See how global warming has changed the world since your childhood

Category: Best visualization (small and large newsrooms)

Country/area: Australia

Organisation: ABC News (Australia)

Organisation size: Big

Publication date: 12 Jun 2019

Credit: Tim Leslie (Reporter/Producer), Nathan Hoad (Designer/Developer), Joshua Byrd (Developer), Ben Spraggon (Designer), Emma Machan (Illustrator), Cristen Tilley (Editor), Matt Liddy (Editor)

Project description:

“See how global warming has changed the world since your childhood” is an interactive story that gives the audience a personalised look at the change in temperatures in their lifetime, how this change has already impacted the world around them, and what the future could hold. By asking the audience to select the year they’re born, we framed the impact of climate change in the context of their own life. This makes the story immediately relatable and emphasising the reality that climate change is not just a problem affecting the future — but also the present.

Impact reached:

The story was incredibly successful when published, quickly reaching a large local and international audience. It resonated with readers on a deeply personal level, and is an excellent example of how personal and emotive data visualisation can be.

After the piece was published it was reviewed by four scientists for Climate Feedback, who estimated its overall scientific credibility to be ‘very high’.

On social media it has been shared widely by readers, who have spoken about how it transformed their understanding of climate change, and by expert science communicators, who praised how effective it is in conveying the key concepts and consequences of climate change.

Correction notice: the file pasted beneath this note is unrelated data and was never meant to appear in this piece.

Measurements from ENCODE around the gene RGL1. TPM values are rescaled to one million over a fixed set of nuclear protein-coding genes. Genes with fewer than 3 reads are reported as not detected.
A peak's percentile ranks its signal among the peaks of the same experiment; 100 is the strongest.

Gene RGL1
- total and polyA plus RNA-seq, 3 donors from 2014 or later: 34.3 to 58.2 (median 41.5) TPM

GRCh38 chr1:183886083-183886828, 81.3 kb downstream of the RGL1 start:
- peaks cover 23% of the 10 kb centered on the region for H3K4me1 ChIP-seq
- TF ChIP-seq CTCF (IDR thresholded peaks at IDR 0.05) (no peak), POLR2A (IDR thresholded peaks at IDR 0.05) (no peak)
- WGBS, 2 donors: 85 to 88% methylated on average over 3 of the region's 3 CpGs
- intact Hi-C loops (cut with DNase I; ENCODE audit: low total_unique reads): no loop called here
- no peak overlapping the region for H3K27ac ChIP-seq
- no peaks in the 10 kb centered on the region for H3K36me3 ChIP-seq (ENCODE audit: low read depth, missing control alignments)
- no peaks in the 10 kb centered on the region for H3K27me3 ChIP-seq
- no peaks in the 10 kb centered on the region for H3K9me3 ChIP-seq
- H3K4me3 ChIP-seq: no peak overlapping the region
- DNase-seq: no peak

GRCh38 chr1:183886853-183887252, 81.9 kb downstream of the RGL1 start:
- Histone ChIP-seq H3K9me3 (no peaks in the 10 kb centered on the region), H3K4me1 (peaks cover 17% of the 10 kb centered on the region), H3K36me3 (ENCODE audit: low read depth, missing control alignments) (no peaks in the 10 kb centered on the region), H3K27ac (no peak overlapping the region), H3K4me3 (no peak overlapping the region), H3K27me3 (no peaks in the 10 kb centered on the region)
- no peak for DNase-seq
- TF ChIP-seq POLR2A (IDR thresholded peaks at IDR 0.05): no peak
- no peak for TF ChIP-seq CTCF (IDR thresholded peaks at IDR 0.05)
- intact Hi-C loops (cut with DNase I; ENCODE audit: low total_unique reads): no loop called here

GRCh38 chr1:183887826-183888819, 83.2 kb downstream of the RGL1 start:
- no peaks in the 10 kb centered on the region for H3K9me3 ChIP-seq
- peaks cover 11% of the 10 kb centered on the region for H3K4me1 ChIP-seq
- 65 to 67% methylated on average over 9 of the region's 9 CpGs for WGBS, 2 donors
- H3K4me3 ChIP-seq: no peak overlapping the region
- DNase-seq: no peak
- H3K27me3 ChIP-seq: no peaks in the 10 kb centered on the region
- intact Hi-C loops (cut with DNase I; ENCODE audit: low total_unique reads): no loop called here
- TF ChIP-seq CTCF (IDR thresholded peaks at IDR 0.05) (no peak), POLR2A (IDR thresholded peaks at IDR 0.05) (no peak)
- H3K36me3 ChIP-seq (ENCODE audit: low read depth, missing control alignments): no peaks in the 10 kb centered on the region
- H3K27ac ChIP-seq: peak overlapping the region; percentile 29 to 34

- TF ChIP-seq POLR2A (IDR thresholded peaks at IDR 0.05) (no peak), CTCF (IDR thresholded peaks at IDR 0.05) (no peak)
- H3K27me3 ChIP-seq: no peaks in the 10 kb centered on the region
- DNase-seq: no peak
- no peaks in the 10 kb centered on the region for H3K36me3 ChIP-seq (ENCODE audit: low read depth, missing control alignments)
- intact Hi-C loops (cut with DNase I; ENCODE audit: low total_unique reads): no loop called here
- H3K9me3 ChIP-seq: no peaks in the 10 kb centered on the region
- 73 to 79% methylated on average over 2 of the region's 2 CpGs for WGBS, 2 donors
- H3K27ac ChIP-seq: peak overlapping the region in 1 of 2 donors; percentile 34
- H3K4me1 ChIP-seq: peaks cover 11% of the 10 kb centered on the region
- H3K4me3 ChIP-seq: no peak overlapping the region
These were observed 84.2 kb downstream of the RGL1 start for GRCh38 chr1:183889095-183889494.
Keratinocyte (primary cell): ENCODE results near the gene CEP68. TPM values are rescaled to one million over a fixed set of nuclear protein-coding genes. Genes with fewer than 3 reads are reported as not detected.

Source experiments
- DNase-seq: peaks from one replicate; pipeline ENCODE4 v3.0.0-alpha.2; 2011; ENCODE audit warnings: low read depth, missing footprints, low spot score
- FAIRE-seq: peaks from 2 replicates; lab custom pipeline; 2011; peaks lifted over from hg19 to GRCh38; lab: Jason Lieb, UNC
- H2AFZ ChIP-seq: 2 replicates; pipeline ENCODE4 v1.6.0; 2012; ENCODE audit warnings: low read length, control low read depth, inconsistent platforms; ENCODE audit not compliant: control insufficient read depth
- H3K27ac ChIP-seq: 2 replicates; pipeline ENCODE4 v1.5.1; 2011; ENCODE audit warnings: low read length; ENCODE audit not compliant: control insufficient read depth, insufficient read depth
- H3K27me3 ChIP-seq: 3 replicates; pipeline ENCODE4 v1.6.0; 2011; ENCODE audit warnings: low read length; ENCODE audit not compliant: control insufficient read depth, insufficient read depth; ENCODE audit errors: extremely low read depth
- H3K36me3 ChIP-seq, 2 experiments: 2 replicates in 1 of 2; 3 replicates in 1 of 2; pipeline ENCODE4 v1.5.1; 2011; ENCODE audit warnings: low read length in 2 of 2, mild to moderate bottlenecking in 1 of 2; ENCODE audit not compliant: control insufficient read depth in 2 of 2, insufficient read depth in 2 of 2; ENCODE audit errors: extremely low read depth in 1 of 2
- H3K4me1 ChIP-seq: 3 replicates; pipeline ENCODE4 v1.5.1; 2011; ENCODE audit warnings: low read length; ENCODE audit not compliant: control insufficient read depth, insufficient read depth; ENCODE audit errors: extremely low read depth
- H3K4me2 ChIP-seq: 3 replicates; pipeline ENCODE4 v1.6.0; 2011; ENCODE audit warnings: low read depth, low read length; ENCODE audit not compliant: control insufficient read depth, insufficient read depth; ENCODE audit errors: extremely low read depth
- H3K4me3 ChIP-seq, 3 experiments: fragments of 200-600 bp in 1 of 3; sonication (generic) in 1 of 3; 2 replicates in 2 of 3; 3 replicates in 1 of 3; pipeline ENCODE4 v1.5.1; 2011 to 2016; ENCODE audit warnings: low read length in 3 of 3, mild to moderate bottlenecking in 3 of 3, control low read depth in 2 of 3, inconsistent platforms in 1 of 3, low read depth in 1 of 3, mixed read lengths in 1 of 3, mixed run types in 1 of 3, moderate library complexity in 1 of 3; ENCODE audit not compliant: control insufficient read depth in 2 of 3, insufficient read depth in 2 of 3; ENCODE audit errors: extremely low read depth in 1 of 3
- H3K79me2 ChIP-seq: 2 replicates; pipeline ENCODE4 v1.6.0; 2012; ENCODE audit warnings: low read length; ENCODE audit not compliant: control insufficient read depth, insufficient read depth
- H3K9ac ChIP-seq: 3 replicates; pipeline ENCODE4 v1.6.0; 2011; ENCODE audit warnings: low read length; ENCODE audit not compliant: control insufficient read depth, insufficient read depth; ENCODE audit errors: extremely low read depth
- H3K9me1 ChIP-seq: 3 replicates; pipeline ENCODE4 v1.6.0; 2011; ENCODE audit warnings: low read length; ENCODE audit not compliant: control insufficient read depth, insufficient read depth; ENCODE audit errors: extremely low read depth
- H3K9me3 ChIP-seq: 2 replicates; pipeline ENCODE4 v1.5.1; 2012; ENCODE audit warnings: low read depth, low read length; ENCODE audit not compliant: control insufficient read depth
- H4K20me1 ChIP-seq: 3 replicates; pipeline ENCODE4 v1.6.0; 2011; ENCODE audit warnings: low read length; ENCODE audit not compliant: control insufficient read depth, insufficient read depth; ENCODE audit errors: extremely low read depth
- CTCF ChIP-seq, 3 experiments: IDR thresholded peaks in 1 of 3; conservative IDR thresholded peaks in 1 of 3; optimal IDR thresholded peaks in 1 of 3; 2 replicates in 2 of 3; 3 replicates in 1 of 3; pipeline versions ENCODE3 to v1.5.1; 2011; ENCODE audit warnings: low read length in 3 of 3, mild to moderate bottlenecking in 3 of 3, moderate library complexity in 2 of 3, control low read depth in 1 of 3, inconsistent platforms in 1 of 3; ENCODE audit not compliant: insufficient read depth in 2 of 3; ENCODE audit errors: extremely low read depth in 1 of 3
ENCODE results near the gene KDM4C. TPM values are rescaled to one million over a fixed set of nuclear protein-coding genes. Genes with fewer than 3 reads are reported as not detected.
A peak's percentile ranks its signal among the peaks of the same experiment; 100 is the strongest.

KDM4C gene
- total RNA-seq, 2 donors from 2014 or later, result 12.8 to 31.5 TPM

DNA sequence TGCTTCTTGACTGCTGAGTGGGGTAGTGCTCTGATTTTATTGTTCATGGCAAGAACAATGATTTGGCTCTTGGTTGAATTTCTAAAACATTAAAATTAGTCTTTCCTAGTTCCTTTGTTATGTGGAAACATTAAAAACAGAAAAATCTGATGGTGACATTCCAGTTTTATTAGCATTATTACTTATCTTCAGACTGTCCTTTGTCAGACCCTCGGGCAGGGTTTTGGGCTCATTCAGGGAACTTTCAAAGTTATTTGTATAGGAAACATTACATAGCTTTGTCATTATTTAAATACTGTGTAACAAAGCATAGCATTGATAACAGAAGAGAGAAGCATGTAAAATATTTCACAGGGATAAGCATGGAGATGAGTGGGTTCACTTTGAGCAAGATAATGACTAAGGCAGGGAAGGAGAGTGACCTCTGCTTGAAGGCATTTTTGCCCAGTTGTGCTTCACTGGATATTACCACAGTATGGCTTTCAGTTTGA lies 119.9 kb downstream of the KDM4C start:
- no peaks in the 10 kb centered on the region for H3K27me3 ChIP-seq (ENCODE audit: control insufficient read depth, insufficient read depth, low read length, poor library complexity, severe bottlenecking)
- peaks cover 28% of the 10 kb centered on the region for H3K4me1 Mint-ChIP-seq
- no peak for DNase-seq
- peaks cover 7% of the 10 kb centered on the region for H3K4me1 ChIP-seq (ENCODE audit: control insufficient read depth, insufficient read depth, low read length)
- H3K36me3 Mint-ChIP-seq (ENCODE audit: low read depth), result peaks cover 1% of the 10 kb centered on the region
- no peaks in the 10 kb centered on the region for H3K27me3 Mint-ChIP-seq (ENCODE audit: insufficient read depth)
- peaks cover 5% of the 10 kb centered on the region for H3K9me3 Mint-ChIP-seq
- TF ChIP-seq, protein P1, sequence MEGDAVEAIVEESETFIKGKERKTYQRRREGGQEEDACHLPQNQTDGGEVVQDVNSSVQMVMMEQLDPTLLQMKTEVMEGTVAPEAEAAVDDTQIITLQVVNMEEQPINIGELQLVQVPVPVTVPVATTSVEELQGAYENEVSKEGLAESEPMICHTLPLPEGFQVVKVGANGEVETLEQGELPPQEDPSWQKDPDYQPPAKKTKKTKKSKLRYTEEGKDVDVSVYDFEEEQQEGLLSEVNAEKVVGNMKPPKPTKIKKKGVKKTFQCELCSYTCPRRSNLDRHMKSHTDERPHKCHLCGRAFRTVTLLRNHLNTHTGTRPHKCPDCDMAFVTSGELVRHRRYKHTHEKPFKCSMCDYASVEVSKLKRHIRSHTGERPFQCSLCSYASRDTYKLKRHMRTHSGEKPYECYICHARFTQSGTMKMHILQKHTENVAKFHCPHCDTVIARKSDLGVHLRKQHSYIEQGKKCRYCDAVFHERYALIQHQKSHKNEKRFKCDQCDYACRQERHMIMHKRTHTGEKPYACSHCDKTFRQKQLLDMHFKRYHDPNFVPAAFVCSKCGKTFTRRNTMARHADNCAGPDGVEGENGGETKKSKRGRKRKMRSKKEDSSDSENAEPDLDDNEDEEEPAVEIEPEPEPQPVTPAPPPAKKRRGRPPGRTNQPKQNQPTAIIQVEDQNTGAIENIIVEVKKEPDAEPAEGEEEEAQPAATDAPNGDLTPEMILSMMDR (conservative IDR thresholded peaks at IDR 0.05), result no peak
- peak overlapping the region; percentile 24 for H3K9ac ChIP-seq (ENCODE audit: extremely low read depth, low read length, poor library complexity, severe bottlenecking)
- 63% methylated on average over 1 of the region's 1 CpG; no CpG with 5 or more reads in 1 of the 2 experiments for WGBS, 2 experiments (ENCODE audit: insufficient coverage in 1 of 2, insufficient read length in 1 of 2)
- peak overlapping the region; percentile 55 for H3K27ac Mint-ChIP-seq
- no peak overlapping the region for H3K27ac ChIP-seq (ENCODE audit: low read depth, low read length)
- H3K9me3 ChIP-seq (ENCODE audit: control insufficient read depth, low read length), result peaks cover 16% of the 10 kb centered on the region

“I wish that I could convince every politician in the world to take five minutes for this interactive. It shows how climate change has impacted the world since your childhood, and peeks into the future.” The Planetary Security Initiative (Netherlands Ministry of Foreign Affairs) – Twitter

“This is the most important thing to read as we enter the 2020s. Shocking… plus if we don’t address climate change now, by 2070, Sydney will routinely reach temperatures in the 50s.” Dr Kate Devitt – Twitter

“This is some of the most powerful, informative, effective journalism about climate change and what can still be done that I’ve ever seen. As the fires rage and Canberra doubles down on batshit crazy I’m showing this to every single person I know… This really was like a bright shining beacon in the smoke haze that is our absolutely soul draining news feed.” Sophie Black – Twitter

Two months on it has amassed over 950,000 pageviews and continues to be read and shared by audiences. Published against the backdrop of the bushfire crisis in Australia, it provided a compelling explanation of the very effects that are devastating the country before our eyes.

Techniques/technologies used:

The story’s visualisation techniques build on the work of climate scientist Ed Hawkins, who with his ‘warming stripes’ showing temperature, has helped powerfully and simply convey the increase in global temperatures.

At the heart of the story is a dataset of changes in temperature — historical temperature anomalies in Australia, and future projections of Australian temperature anomalies under different emissions scenarios.

We take that data and use a range of visualisations — a temporal heatmap for the stripes that then transitions into a bar chart — to create a timeline of the reader’s past and possible future.

By annotating and customising the range of the visualisations, we place the reader at the heart of this narrative, in a deliberate strategy to force them to interrogate the common statement that ‘we had this weather when I was a child’.

It is dynamically generated by referencing a file that contains annual temperature anomaly against the reader’s year of birth. We use a JavaScript library called D3 to draw and transform the coloured bars on the page that represent the temperature anomaly.